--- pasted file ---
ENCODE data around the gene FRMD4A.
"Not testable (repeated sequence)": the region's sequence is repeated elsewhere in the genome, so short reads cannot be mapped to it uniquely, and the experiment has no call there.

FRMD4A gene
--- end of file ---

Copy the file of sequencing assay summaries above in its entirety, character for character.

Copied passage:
ENCODE data around the gene FRMD4A.
"Not testable (repeated sequence)": the region's sequence is repeated elsewhere in the genome, so short reads cannot be mapped to it uniquely, and the experiment has no call there.

FRMD4A gene